Where these arrangements were legitimately set up under current law individuals quite reasonably should be entitled to expect that they not be significantly impacted upon by legislative change.

People who have undertaken withdrawal and recontributions strategies are also likely to be impacted.  These people have simply carried out a series of transactions which the ATO has openly accepted to be permitted to convert taxable components to tax free components.  Many people will find that while they haven’t increased their superannuation account balance in doing a withdrawal and recontribution they will be prohibited from actually putting in non concessional contributions post budget announcement. This is yet another example of being penalised for actions done in the past that were permissible under the law at the time.

My final comment on this change is in relation to the direct additional costs of compliance. It’s safe to assume that every SMSF administrator (and I'm sure most industry & retail funds) will want to provide their clients with information about how much they have remaining in their lifetime non-concessional cap. At present, requesting this information from the ATO is a process that takes about a 15 minute phone call per individual member. Multiply that by over 500,000 SMSF members and that’s a lot of ATO staff time (taxpayer money) and a lot of accountant’s time (client money) without even starting to count the cost of administering the contributions that go over the cap. The majority of clients will need this information before 30 June 2016 if they’re going to make informed decisions – and at the moment there is no easier way of obtaining it.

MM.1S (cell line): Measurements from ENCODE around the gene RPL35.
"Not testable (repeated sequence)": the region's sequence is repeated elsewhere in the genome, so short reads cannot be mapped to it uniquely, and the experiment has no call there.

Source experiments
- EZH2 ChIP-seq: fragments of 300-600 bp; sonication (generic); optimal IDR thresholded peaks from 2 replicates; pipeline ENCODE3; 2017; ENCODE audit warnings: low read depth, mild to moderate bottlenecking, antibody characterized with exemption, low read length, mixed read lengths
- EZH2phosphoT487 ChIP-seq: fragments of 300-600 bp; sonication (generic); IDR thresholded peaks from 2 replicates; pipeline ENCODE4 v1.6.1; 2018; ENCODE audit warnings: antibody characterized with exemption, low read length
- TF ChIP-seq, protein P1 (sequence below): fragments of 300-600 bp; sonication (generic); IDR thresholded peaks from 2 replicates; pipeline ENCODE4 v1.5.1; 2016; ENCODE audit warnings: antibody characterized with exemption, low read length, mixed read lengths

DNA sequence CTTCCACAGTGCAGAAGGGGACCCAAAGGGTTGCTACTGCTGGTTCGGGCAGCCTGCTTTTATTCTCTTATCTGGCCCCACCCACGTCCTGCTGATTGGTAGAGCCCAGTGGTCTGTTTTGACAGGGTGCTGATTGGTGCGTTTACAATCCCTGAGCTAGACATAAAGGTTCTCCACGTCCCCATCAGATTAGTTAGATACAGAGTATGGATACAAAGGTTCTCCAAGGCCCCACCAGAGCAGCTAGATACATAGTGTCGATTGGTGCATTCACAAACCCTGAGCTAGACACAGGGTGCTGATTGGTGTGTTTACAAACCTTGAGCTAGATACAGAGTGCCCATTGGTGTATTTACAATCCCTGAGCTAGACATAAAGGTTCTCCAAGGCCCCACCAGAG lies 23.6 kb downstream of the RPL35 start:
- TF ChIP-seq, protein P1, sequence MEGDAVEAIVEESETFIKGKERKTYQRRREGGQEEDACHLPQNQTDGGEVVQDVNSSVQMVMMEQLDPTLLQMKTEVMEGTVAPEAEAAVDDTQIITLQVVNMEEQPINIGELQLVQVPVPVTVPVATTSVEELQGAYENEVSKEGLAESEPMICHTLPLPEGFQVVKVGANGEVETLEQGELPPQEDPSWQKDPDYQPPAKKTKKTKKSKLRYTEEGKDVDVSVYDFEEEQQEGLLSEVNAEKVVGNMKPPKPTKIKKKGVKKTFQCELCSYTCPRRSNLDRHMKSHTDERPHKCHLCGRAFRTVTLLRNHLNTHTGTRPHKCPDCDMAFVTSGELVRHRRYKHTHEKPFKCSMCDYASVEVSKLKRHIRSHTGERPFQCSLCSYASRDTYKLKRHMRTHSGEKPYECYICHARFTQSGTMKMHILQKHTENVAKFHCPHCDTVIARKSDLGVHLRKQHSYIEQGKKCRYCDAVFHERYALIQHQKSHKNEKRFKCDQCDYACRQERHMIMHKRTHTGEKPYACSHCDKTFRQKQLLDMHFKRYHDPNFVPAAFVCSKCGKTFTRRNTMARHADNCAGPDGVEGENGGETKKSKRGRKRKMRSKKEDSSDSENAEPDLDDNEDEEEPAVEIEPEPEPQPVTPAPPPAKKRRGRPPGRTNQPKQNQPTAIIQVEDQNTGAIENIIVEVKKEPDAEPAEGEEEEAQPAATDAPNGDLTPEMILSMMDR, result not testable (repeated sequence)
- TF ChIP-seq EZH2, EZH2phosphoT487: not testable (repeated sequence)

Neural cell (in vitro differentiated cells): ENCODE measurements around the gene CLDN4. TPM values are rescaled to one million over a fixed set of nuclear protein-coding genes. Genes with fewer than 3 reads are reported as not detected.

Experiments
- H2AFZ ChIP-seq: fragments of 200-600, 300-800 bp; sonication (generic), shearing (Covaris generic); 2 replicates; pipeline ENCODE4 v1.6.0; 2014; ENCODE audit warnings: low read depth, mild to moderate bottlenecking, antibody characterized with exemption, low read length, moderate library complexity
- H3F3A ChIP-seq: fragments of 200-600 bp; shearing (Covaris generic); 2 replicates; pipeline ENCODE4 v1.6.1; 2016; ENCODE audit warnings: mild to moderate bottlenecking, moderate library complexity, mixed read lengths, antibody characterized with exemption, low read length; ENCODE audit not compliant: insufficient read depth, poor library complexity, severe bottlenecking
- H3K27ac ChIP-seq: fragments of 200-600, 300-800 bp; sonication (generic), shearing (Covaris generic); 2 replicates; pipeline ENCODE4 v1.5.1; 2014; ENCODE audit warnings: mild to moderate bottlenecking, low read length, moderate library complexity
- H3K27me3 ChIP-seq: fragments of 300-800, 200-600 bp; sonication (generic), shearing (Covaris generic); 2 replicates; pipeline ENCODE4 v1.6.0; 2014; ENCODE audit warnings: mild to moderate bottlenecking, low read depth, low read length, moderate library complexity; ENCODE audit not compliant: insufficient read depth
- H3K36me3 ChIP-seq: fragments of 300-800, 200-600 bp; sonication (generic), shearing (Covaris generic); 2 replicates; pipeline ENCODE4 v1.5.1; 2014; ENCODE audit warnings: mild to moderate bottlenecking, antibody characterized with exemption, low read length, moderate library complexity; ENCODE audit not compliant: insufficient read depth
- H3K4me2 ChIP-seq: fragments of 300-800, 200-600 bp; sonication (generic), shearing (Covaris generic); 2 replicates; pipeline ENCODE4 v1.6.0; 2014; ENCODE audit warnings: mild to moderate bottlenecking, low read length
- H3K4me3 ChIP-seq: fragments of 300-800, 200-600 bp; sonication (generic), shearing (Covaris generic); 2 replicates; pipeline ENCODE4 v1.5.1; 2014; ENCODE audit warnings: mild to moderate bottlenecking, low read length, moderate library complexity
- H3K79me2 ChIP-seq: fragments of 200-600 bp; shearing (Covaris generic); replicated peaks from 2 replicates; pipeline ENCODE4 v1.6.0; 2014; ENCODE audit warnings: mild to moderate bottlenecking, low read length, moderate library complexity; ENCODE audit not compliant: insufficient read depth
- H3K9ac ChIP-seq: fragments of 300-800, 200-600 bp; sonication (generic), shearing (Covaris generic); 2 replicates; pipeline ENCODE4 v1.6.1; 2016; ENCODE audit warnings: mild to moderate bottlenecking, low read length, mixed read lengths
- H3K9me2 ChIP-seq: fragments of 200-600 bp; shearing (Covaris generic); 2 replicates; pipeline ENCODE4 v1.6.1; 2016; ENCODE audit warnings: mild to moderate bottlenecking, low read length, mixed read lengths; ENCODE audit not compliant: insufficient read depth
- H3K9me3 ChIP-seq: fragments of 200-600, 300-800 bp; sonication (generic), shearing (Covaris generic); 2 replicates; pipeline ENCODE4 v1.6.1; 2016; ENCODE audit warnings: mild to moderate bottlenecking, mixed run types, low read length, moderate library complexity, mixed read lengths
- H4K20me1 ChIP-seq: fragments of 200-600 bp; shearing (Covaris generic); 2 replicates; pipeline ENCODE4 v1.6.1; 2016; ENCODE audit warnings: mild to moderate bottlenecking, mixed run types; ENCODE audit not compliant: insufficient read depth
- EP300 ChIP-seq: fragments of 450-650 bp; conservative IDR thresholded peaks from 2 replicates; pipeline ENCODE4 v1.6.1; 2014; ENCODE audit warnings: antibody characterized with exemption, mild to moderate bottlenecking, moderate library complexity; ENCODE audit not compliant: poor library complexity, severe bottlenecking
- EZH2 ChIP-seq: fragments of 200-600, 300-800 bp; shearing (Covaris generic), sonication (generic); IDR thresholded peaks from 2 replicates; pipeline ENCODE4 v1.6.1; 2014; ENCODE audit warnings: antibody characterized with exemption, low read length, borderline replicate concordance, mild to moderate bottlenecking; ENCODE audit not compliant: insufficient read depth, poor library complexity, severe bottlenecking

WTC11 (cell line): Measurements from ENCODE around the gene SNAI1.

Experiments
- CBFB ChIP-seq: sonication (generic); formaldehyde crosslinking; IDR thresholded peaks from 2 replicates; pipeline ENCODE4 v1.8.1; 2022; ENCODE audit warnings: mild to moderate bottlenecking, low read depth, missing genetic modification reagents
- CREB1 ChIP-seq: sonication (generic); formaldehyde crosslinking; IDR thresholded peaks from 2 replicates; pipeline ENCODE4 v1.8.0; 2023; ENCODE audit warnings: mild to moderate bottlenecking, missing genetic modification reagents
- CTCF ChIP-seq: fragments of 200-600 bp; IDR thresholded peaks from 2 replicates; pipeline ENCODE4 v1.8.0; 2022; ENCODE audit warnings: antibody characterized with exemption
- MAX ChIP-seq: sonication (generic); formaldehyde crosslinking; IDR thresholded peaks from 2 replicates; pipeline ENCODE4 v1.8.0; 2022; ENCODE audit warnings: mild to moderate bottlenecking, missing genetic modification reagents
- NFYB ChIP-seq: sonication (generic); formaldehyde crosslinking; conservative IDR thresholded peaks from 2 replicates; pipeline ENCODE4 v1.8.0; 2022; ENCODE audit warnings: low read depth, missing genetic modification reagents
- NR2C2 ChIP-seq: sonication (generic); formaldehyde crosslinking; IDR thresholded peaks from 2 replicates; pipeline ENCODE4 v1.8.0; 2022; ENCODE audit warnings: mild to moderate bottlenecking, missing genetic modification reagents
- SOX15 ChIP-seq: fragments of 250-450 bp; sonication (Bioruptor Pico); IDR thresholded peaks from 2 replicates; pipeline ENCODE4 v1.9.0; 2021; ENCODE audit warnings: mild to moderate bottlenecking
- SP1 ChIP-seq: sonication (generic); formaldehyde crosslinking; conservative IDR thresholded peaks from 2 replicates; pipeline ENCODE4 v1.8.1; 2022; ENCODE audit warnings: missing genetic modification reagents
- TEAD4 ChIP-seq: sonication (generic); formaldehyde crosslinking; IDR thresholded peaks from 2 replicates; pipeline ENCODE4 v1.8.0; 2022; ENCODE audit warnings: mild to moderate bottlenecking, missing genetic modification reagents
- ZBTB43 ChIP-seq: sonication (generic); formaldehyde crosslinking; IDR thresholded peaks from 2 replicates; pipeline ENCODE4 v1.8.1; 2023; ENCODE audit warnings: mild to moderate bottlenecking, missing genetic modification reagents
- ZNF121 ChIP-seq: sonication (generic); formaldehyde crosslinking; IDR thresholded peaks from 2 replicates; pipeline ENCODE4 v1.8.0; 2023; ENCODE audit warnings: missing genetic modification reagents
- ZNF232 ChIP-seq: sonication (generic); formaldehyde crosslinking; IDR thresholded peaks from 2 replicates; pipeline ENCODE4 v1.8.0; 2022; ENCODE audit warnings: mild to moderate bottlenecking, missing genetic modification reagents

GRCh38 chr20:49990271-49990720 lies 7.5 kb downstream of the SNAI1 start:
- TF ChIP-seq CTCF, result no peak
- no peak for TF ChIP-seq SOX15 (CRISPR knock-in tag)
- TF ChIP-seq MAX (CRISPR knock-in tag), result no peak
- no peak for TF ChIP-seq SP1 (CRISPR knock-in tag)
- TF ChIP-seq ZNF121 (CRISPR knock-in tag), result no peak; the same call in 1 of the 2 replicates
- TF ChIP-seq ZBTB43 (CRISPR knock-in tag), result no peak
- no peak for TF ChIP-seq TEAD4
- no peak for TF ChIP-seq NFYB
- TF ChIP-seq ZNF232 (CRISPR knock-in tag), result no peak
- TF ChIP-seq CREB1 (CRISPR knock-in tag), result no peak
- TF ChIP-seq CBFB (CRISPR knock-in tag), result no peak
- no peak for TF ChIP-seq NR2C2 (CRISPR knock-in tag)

One would hope that the Government briefed the ATO of this strain on their systems, though it doesn’t seem like the Treasurer was in a very consultative mood before announcing this change.